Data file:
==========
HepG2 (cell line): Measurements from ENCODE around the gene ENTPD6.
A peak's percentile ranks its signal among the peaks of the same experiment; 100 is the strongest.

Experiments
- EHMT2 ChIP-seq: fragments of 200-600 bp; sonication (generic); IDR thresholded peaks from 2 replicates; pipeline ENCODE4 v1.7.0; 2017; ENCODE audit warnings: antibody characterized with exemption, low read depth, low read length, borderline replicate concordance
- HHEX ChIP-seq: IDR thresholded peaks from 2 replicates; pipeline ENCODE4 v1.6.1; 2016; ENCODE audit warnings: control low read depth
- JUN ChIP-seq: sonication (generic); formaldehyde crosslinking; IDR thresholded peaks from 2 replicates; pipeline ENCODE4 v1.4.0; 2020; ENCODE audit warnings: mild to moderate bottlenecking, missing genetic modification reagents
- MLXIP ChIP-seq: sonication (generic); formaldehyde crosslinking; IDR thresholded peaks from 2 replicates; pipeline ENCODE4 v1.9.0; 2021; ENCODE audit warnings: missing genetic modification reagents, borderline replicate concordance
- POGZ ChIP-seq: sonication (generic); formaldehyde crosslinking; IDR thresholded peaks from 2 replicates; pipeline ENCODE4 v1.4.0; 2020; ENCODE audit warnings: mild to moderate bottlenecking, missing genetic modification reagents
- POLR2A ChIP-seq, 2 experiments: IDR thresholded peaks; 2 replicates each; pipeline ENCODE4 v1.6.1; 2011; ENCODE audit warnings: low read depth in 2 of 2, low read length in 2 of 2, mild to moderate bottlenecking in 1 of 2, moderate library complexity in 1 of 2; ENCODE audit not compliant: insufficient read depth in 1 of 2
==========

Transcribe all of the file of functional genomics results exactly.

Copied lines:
HepG2 (cell line): Measurements from ENCODE around the gene ENTPD6.
A peak's percentile ranks its signal among the peaks of the same experiment; 100 is the strongest.

Experiments
- EHMT2 ChIP-seq: fragments of 200-600 bp; sonication (generic); IDR thresholded peaks from 2 replicates; pipeline ENCODE4 v1.7.0; 2017; ENCODE audit warnings: antibody characterized with exemption, low read depth, low read length, borderline replicate concordance
- HHEX ChIP-seq: IDR thresholded peaks from 2 replicates; pipeline ENCODE4 v1.6.1; 2016; ENCODE audit warnings: control low read depth
- JUN ChIP-seq: sonication (generic); formaldehyde crosslinking; IDR thresholded peaks from 2 replicates; pipeline ENCODE4 v1.4.0; 2020; ENCODE audit warnings: mild to moderate bottlenecking, missing genetic modification reagents
- MLXIP ChIP-seq: sonication (generic); formaldehyde crosslinking; IDR thresholded peaks from 2 replicates; pipeline ENCODE4 v1.9.0; 2021; ENCODE audit warnings: missing genetic modification reagents, borderline replicate concordance
- POGZ ChIP-seq: sonication (generic); formaldehyde crosslinking; IDR thresholded peaks from 2 replicates; pipeline ENCODE4 v1.4.0; 2020; ENCODE audit warnings: mild to moderate bottlenecking, missing genetic modification reagents
- POLR2A ChIP-seq, 2 experiments: IDR thresholded peaks; 2 replicates each; pipeline ENCODE4 v1.6.1; 2011; ENCODE audit warnings: low read depth in 2 of 2, low read length in 2 of 2, mild to moderate bottlenecking in 1 of 2, moderate library complexity in 1 of 2; ENCODE audit not compliant: insufficient read depth in 1 of 2